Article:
I need an algorithm to (efficiently) solve a problem that has come up in some diagramming software that I am writing.

I have two sets of nodes, N and M. Each node n0 in N has 0 to M connections to a unique (for n0) node in M. These sets of nodes are to be arranged on two parallel horizontal lines, with the N nodes in the line above the M nodes. The connections will be drawn as straight lines from N to M.

What I need to do is to rearrange the N and M nodes within their horizontal lines, to minimize crossings. Is their any way to do this that is more efficient than just naively enumerating all possible arrangements, which is O(N!*M!)? (actually, its considerably worse than that, since each connection has to be checked for crossing also).

References to relevant literature are welcome also, though an explanation as to why its relevant is desired.

As has been pointed out, in the general case this could be considered a bipartite graph (the sets N and M) planarization algorithm. However, this specific problem is considerably more restricted than that (which I hope can make it faster) and is required to produce additional information (which may make it slower), as follows:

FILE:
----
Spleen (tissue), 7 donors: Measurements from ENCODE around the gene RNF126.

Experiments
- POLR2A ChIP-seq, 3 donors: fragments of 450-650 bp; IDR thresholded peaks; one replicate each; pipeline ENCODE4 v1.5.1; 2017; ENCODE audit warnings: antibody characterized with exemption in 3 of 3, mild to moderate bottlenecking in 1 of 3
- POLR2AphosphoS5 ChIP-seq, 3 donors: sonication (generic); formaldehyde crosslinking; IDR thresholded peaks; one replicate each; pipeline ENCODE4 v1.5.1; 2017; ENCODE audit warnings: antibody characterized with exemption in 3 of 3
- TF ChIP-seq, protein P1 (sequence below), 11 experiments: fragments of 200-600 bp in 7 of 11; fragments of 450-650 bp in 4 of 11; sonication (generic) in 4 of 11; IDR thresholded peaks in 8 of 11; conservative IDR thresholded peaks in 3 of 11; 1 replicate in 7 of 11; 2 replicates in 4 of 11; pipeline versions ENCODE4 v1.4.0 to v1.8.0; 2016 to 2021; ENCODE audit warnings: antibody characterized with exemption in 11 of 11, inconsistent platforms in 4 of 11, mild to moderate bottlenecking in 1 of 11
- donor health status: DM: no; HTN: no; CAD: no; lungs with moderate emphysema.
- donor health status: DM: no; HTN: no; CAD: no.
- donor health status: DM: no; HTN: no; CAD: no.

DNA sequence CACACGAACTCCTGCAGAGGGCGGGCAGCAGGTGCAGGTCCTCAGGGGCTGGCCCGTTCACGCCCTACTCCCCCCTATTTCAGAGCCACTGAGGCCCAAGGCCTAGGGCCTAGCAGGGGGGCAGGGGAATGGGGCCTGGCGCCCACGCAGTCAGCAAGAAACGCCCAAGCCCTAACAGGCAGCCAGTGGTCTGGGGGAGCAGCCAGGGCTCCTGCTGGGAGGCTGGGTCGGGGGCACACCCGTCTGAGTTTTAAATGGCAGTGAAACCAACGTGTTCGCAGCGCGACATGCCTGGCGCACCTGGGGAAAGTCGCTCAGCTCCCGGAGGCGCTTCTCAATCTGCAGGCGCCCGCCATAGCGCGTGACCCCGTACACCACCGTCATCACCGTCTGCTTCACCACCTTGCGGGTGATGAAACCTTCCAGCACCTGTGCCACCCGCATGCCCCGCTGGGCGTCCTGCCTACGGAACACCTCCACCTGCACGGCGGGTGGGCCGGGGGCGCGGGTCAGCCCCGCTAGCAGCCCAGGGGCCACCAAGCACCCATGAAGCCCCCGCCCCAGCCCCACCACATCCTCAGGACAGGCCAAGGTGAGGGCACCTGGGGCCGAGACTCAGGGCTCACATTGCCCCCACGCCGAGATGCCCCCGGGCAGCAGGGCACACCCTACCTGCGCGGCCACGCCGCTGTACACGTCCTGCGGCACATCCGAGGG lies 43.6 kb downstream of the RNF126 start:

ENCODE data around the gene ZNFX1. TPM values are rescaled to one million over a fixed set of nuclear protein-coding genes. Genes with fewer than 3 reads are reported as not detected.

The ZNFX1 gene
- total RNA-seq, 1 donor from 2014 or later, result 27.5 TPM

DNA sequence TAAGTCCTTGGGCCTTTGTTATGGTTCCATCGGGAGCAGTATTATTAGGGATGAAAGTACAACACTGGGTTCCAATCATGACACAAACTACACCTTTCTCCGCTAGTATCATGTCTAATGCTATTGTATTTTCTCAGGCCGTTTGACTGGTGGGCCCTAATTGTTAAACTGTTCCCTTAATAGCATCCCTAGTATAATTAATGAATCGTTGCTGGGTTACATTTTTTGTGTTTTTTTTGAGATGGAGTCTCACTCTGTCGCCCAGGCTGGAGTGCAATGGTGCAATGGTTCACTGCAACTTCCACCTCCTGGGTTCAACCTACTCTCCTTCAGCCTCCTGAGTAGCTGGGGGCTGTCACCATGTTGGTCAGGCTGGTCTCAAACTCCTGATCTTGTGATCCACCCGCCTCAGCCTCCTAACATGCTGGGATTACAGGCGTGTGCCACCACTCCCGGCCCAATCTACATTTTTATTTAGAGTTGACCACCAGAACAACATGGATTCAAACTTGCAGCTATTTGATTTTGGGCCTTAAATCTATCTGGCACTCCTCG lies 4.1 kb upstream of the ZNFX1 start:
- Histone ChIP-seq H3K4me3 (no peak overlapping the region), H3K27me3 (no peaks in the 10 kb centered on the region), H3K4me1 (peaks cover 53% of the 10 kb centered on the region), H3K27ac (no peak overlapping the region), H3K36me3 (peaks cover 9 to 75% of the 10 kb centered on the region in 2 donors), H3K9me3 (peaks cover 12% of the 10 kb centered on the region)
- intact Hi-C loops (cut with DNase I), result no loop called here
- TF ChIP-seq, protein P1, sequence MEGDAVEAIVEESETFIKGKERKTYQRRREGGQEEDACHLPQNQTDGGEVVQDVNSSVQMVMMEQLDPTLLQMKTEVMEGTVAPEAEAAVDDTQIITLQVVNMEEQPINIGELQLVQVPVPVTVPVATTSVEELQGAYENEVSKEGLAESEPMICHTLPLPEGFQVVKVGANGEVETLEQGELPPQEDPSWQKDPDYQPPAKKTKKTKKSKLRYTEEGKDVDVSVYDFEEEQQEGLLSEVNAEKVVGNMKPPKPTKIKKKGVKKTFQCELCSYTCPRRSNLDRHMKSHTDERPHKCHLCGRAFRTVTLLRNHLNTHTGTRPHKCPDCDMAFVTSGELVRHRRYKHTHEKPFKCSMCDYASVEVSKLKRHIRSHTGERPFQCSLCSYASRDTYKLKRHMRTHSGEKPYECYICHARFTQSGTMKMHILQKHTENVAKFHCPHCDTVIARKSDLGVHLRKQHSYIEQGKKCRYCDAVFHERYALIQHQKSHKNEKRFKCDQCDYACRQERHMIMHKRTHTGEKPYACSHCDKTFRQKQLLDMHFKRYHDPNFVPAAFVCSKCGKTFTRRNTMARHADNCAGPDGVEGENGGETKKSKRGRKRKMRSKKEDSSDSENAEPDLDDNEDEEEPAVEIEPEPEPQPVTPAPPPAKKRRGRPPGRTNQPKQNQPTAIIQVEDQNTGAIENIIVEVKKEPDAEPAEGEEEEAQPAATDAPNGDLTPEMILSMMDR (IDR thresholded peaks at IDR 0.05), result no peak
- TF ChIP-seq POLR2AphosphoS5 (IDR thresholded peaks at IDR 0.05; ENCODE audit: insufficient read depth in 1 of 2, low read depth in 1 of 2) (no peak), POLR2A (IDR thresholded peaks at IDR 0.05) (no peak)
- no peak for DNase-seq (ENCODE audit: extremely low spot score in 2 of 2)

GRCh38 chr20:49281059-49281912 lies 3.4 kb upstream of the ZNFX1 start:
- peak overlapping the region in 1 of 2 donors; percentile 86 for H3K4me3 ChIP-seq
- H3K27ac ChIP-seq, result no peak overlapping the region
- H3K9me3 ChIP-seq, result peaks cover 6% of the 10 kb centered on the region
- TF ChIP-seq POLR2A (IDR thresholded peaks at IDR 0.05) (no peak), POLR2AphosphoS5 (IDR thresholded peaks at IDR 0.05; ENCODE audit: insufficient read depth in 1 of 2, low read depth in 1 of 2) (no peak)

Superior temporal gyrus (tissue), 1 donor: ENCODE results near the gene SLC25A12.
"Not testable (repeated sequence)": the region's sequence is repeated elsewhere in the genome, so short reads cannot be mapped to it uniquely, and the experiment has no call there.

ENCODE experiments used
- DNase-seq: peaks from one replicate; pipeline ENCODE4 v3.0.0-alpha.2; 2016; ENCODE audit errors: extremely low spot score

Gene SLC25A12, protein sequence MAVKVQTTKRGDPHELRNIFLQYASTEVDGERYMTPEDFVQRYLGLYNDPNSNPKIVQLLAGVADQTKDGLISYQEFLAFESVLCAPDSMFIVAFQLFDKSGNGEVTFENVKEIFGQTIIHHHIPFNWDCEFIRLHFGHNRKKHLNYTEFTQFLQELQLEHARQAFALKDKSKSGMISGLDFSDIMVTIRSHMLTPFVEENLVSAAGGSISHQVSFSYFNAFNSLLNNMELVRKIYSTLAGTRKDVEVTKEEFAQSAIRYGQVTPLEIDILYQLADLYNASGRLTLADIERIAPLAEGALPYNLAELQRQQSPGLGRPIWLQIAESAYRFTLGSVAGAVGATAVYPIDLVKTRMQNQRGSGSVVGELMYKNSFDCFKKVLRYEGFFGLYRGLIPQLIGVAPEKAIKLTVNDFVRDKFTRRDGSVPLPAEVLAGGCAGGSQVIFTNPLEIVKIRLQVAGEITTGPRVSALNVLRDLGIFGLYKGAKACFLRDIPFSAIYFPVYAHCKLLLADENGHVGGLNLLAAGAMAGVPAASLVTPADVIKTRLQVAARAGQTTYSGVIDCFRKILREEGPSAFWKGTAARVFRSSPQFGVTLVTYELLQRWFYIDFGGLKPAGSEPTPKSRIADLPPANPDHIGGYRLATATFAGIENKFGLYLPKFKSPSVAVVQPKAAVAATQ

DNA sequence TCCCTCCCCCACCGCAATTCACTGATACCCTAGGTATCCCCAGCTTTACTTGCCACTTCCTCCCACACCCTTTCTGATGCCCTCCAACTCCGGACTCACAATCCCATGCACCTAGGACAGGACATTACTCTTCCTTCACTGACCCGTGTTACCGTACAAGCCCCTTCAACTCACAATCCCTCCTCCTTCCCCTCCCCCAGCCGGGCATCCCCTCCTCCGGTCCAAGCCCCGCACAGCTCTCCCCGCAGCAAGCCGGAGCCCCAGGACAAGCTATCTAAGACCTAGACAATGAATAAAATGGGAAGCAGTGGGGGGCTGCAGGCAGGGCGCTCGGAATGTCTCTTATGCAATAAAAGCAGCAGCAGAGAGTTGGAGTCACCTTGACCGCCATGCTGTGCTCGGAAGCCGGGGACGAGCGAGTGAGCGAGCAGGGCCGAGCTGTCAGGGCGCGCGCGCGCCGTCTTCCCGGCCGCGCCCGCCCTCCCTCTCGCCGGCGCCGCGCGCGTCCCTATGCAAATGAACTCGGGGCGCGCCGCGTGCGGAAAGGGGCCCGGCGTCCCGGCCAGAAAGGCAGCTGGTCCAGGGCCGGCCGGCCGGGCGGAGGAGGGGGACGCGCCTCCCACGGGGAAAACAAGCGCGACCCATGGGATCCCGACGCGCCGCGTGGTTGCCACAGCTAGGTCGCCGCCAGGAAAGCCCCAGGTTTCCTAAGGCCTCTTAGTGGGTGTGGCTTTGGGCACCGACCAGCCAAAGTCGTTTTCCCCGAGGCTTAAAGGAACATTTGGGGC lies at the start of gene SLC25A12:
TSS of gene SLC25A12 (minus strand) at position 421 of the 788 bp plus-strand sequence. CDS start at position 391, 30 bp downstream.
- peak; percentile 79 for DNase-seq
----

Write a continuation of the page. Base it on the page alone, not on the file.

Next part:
the diagram's restrictions are that the connections must be drawn as straight lines from N to M. In graph theory, this practically means that the connections cannot go

the nodes in N or M, only between them. Thus, the 2x2 case with four connectors can be planarized in the general Bipartite graph case, but*behind**cannot*in the case of my diagram.The additional information, is that if it cannot be planarized, I still need a minimal-crossing solution (or close to it). Generally, minimal-crossing algorithims are significantly different from those that only planarize.